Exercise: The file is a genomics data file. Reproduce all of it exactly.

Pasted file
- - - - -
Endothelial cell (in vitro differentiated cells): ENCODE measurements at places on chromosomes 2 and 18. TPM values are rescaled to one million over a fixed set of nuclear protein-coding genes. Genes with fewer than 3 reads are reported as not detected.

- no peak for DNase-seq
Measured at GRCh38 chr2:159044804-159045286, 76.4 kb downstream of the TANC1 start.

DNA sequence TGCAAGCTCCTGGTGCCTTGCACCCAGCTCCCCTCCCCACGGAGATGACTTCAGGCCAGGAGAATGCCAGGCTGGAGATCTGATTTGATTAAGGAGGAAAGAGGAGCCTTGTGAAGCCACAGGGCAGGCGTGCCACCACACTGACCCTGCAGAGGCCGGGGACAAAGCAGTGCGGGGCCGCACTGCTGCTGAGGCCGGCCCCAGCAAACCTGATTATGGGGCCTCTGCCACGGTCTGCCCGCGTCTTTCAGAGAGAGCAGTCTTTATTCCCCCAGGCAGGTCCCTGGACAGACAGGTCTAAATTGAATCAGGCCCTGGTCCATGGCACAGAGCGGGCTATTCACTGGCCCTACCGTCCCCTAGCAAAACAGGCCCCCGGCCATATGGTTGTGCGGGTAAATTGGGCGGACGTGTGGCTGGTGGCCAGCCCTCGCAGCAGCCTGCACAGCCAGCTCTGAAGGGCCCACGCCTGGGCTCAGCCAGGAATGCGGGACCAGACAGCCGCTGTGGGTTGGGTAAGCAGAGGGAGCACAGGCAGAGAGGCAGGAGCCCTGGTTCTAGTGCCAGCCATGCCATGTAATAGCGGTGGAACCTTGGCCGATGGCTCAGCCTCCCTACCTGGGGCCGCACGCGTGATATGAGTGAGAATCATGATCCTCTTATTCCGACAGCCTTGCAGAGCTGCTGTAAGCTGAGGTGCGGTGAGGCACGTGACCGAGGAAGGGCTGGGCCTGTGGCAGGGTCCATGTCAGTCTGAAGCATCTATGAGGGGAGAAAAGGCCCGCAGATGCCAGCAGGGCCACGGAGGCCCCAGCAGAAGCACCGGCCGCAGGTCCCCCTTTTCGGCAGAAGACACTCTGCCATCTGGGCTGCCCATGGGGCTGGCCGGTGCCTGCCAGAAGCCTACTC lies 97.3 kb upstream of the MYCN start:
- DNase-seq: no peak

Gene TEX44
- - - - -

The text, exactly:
Endothelial cell (in vitro differentiated cells): ENCODE measurements at places on chromosomes 2 and 18. TPM values are rescaled to one million over a fixed set of nuclear protein-coding genes. Genes with fewer than 3 reads are reported as not detected.

- no peak for DNase-seq
Measured at GRCh38 chr2:159044804-159045286, 76.4 kb downstream of the TANC1 start.

DNA sequence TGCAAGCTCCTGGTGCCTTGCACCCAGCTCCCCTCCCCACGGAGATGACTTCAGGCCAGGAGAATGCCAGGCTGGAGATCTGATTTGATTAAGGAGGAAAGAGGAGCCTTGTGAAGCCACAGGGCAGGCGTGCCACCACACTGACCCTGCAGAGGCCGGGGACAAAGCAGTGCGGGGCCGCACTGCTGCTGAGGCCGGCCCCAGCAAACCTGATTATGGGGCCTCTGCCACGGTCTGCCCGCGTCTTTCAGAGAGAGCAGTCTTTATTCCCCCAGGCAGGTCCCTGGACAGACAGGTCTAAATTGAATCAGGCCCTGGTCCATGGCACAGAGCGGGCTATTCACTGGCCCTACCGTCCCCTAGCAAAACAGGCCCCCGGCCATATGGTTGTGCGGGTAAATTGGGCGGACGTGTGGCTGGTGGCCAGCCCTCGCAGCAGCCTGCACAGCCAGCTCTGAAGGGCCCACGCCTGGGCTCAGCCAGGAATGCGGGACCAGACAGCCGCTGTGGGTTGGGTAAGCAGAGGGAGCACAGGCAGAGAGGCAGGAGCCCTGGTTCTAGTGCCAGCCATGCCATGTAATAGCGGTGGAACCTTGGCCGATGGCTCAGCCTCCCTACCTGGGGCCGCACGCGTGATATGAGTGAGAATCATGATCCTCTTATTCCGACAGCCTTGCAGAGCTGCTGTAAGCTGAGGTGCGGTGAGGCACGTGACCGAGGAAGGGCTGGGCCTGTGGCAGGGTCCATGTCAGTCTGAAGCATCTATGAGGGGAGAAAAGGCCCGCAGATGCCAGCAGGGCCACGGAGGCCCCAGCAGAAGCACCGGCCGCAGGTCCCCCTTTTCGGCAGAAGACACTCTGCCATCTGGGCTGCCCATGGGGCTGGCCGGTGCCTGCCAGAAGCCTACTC lies 97.3 kb upstream of the MYCN start:
- DNase-seq: no peak

Gene TEX44